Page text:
This story comes, not from Western intelligence agencies (which have a vested interest in elevating the threat of Russia) but from the independent Russian media, which has a vested interest in exposing how the country’s opaque authoritarian regime functions.
Here investigative journalist Liliya Yapparova from Meduza explores the hacking collective known as Evil Corp and its founder, Maxim Yakubets, now wanted by the U.S. authorities with a bounty of $5 million on his head.
Meduza investigative journalist Liliya Yapparova discovered that Evil Corp’s hackers belong to the families of high-ranking Russian state bureaucrats and security officials. She also learned more about the Russian intelligence community’s close ties to Maxim Yakubets, whose arrest is now worth $5 million to the United States. And she illuminates the hacker’s obsession with breaking speeding laws in their expensive sports cars.
Last December , the U.S. government formally indicted Yakubters and other alleged members of the Russian hacker group “Evil Corp.” The U.S. government says these men are behind “the world’s most egregious cyberattacks,” causing hundreds of millions of dollars in damages to banks.
Yakubets benefits from personal connection to Federal Security Service (FSB), Russia’s equivalent of the FBI.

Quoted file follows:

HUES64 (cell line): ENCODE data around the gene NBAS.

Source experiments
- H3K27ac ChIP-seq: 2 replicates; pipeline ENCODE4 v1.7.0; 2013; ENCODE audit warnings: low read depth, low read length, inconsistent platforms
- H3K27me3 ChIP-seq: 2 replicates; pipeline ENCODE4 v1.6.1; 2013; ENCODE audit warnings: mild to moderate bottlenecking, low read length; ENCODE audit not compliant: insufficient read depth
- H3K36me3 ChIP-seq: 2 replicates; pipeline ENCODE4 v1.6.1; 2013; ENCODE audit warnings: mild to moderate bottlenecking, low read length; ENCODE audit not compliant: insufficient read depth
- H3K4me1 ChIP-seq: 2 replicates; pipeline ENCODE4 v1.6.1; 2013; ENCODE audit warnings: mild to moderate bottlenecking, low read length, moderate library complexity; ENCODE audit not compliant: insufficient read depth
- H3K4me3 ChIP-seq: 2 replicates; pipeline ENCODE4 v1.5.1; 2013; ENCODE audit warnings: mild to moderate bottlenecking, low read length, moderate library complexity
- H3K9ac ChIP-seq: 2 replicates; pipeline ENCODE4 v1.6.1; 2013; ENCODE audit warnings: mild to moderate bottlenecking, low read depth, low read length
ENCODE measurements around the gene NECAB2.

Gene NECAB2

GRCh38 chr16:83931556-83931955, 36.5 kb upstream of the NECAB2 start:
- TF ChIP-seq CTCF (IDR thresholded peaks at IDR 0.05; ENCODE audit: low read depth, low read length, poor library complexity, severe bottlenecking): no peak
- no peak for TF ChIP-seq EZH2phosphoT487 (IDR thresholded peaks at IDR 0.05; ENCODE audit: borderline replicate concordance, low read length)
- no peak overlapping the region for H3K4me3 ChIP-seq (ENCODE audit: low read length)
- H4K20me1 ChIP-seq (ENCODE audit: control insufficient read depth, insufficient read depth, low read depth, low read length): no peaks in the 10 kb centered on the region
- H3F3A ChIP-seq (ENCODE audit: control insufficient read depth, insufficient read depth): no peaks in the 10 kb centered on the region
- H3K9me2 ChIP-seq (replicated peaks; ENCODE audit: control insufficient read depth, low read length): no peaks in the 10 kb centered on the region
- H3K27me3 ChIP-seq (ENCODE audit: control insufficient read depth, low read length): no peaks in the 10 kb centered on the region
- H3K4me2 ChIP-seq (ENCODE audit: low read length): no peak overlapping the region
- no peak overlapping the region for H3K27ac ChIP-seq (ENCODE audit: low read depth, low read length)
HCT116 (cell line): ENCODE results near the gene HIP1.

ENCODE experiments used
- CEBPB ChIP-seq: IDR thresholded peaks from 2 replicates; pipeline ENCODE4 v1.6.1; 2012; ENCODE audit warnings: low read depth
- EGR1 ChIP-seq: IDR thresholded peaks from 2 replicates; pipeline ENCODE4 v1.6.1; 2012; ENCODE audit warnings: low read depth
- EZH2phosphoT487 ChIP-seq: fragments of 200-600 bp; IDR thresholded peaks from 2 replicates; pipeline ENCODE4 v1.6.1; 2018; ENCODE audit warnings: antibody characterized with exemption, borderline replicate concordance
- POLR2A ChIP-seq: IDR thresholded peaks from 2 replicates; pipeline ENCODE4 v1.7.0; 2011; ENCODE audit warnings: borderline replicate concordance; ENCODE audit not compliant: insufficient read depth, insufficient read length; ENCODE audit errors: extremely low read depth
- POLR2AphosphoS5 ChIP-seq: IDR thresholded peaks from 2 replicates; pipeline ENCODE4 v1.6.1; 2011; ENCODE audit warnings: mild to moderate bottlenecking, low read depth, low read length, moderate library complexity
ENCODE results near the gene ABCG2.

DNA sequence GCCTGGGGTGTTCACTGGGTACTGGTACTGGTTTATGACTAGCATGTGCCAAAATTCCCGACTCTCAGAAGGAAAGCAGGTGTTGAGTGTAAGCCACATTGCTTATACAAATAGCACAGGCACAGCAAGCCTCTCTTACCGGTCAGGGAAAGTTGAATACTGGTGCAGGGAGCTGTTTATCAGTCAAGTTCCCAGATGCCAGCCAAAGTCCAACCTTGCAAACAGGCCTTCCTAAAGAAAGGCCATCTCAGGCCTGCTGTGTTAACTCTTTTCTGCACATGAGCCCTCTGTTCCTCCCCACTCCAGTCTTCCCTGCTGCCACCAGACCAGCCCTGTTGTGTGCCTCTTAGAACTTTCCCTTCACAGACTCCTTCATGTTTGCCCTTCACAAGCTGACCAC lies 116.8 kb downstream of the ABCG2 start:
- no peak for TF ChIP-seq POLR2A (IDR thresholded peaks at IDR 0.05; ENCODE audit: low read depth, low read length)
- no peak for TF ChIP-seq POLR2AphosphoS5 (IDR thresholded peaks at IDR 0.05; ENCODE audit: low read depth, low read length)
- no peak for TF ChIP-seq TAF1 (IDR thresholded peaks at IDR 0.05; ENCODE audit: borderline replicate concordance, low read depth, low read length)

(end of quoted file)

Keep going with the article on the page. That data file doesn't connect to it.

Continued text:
Maxim Yakubets’s apartment in Moscow was first searched by Russian law enforcement on November 24, 2010. He was home at the time, as was his first wife. They hadn’t been hard to find: Yakubets used the same email address for his hacking work that he used to get a stroller for their one-year-old son delivered to his address. While the information unearthed during the search was passed on to the American government, Russian officials did not take the criminal case against Yakubets any further.
Multiple sources told Meduza that what happened next was extremely predictable. One FSB veteran whose job involved wrangling hackers said, “If it turns out during the first encounter that they’re just cold, then thos folks don’t live long. The rest start to collaborate.”
The collaboration became personal in 2016 when Yakubets married the daughter of former FSB agent Eduoard Bendersky.
“He’s a former agent but a very influential one to this day, very influential. He has loads of businesses and loads of oil. And his own PMC [private military company] in the Middle East,” said an acquaintance of Bendersky’s who also formerly served in the FSB. To Russian journalists and the public, Bendersky is also known for the extensive influence he has attained through his leading role in Russia’s sport hunting lobby.
But Meduza says Yakubets’ family connection might not be enough to protect him.
An FSB veteran who maintains close ties with the agency told Meduza that the FSB’s K Division, which handles financial crimes, has begun to target Evil Corp despite its government connections. The former agent said the K Division has been searching for a case that will allow it to breed a new general, and Evil Corp fits the bill: In addition to stealing foreign funds, the group has been accused of legalizing stolen money and finding ways to exchange it for cash.
So perhaps both the Russian and U.S. governments Yakubets is a proverbial high value target.